One of the most interesting surprises of the summer season is Uzaki-chan wa asobitai, the series with the young Hana Uzaki. The anime has been at the center of several controversies for months, because of the ecchi content and disproportionate shapes of the girl, but recently an article from Invisible Japan it literally wreaked havoc.

The main criticism is reported in the journalist's article Jay Allenwho started a few months ago with the release of a Japanese Red Cross poster Raise the awareness of passers-by and remind them of the importance of donating blood. The picture below shows the tackle of Hana Uzaki in one of her classic poses while teasing passers-by: "Senpai! Have you never donated blood? Isn't that ... are you afraid of needles? What a disappointment ... you are really good for nothing!".

The reporter said the following: "My reaction - and that of my wife - was the same: these images are not suitable for public places, nor should they be used by institutions like the Red Cross"According to Allen, who even mentioned the #MeToo movement in the tweetThe poster would show an overly sexualized girland would fuel the stereotypes that women are nothing more than sexual objects useful in motivating men to perform certain actions.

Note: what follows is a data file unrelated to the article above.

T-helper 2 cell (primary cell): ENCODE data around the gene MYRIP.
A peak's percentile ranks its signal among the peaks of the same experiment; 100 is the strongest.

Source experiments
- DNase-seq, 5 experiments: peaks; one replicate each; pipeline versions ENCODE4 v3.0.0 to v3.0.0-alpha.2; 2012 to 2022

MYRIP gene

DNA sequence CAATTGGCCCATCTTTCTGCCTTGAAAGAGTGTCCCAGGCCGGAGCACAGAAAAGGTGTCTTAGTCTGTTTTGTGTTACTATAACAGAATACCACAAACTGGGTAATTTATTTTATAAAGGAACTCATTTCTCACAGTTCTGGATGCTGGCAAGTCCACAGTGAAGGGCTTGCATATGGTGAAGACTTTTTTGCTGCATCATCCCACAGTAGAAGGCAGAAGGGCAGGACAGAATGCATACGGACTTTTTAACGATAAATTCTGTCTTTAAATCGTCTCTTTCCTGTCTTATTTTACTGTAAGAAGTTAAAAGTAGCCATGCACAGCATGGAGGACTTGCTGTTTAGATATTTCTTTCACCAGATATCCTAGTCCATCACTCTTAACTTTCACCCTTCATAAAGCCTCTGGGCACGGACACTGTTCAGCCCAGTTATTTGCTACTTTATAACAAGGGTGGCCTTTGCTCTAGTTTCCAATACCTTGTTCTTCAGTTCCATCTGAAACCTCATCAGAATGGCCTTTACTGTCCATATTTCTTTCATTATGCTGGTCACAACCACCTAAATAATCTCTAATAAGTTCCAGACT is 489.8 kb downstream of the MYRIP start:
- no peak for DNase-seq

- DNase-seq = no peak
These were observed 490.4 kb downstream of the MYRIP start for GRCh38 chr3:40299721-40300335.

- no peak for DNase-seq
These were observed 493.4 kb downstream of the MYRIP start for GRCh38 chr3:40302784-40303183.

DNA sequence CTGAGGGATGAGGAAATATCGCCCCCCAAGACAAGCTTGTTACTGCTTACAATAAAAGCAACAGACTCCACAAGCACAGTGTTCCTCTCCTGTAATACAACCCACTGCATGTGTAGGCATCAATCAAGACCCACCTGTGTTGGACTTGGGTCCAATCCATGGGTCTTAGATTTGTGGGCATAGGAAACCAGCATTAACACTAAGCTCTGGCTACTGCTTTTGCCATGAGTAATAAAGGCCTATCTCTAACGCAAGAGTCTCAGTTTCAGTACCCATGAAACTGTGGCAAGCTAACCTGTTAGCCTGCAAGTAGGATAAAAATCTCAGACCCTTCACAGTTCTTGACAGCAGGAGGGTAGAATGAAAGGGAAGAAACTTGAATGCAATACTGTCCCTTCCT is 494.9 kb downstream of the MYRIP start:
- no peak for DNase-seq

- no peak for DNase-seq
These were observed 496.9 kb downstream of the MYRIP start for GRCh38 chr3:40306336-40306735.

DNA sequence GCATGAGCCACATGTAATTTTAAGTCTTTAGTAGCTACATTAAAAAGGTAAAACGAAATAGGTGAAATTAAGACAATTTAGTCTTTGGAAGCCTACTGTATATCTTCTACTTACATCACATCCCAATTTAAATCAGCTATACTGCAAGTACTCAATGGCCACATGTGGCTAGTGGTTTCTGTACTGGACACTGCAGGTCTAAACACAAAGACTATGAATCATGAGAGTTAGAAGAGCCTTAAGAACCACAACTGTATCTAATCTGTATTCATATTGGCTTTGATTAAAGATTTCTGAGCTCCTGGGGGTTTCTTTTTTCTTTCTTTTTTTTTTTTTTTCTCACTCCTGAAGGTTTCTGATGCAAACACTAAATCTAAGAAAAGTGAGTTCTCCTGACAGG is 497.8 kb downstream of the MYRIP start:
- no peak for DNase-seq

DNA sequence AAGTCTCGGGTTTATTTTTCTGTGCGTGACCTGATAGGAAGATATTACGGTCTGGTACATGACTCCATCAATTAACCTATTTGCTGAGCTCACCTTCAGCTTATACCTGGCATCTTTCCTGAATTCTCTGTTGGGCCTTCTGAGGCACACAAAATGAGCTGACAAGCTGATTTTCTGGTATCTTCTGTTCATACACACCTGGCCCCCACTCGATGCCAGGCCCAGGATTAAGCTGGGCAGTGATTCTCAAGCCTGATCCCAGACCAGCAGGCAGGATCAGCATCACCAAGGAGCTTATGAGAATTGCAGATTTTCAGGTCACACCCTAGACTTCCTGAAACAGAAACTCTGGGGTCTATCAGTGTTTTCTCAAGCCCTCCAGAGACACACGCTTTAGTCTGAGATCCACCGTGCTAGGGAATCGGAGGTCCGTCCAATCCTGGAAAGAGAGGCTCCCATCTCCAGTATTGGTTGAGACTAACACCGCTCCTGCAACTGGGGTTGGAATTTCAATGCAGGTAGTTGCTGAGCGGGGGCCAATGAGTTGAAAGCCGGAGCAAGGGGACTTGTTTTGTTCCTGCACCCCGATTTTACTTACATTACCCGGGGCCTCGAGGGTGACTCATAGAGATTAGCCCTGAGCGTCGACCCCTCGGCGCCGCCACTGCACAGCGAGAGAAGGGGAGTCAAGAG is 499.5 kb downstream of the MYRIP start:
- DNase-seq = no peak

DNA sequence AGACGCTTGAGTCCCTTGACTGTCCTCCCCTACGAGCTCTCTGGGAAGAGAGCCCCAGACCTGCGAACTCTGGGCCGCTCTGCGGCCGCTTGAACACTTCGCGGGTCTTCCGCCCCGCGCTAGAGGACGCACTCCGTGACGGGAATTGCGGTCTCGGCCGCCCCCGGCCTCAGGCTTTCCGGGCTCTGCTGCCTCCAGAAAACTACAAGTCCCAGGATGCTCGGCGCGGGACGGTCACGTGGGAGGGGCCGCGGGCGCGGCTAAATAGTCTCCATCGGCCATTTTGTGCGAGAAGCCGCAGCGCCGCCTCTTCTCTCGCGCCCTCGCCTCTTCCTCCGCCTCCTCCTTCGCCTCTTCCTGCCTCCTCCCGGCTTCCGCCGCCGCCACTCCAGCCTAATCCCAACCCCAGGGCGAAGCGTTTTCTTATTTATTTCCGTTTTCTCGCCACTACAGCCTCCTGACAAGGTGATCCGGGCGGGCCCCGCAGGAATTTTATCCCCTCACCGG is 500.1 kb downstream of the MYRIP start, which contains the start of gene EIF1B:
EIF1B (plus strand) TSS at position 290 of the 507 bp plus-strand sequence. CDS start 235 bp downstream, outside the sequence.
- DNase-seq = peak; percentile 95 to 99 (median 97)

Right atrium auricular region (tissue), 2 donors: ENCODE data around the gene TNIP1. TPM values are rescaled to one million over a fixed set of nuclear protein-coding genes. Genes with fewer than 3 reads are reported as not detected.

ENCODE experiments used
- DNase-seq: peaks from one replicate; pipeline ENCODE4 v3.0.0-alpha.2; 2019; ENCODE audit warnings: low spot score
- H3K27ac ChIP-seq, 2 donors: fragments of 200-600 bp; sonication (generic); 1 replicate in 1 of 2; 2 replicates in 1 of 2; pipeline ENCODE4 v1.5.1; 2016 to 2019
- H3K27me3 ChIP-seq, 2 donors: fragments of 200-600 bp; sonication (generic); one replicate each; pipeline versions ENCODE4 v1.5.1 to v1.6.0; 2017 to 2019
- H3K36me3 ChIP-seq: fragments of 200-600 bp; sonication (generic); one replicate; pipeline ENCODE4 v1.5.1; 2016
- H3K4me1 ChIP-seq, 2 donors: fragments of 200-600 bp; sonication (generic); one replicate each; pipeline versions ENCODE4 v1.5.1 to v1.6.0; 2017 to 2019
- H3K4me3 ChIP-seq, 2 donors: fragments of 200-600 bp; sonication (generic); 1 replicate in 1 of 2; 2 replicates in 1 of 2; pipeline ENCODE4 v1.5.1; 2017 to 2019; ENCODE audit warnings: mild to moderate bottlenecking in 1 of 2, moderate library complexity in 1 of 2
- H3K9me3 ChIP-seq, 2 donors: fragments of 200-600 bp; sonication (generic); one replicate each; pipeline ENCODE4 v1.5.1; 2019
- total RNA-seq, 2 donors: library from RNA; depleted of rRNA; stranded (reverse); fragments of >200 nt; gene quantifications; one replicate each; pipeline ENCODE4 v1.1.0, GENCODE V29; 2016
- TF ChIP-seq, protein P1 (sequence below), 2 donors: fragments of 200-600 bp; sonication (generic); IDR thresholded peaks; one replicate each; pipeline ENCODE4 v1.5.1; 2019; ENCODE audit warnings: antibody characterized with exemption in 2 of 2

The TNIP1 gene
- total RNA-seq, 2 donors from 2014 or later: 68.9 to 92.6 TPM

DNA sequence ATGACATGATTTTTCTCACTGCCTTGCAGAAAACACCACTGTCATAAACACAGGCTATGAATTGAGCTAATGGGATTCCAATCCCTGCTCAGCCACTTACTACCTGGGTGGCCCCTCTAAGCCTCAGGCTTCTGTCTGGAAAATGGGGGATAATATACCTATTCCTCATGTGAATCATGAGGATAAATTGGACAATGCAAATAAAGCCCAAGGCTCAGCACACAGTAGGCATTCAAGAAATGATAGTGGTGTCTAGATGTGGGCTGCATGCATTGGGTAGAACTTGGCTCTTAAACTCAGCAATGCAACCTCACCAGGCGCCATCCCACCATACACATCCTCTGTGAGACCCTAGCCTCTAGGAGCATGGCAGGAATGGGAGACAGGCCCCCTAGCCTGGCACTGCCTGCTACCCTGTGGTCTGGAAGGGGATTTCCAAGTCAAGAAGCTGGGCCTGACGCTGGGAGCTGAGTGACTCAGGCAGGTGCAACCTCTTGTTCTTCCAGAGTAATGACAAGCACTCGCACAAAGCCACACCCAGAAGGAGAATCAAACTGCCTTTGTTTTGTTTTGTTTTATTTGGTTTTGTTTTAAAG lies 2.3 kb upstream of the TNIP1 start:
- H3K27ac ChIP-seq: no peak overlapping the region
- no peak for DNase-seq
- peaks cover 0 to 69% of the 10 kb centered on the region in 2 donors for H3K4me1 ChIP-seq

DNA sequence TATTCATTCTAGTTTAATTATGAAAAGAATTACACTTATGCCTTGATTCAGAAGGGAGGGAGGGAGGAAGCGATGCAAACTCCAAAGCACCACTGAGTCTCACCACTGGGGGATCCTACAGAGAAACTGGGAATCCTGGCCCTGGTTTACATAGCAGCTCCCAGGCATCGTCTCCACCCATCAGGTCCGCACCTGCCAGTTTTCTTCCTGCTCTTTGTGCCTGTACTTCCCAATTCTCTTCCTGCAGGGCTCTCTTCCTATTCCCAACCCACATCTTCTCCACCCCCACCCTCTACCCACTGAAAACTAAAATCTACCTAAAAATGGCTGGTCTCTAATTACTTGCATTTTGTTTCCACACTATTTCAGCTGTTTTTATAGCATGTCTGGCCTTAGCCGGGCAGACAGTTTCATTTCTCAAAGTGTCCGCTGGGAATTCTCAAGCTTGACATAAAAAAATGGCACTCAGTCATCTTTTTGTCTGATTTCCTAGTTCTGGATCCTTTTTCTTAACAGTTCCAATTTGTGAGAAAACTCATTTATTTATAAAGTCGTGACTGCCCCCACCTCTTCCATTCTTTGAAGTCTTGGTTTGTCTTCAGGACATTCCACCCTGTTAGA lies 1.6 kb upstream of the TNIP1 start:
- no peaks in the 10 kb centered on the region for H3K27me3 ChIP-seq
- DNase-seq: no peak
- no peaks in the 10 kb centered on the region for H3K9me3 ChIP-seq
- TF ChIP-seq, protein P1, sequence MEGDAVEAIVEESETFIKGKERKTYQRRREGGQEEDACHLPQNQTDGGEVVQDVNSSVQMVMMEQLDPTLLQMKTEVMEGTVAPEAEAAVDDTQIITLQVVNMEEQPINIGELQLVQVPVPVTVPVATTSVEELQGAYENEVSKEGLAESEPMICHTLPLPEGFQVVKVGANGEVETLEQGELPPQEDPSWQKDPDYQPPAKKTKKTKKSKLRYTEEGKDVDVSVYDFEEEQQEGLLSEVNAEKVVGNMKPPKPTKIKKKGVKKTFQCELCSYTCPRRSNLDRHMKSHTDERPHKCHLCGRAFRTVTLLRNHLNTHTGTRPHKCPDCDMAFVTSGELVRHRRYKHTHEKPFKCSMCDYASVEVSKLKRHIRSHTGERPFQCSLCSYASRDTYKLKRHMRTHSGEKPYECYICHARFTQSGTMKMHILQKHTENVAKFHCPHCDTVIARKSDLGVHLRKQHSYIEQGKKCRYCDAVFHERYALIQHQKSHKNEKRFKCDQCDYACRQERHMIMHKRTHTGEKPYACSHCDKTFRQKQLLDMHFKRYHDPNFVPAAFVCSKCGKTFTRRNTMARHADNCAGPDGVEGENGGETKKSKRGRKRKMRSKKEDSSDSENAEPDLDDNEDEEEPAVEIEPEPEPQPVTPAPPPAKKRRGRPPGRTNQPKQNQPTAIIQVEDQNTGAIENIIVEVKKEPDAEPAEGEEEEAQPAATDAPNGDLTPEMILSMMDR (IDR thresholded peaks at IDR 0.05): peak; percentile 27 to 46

Thousands of post-situation comments seemed to have calmed down for good, until recently other major American news outlets such as CBR and Bounding into Comics brought up the controversy again.

The outbreak of the new controversy has convinced many Western artists to "fix" the protagonist's design. after many made with absolutely unrealistic or even offensive forms. Below you can take a look at the comments from fans still discussing on social networks.

What do you think about it? Could the girl's design be considered offensive? Let us know with a comment! If you want to learn more about the anime instead, you can check out our first news about Uzaki-chan wa asobitai.

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Sweety Otaku

One of the best parts of watching anime is how many times a show can surprise you. Sometimes for good, sometimes for bad. But if the Otaku know one thing, it's that anything is possible.

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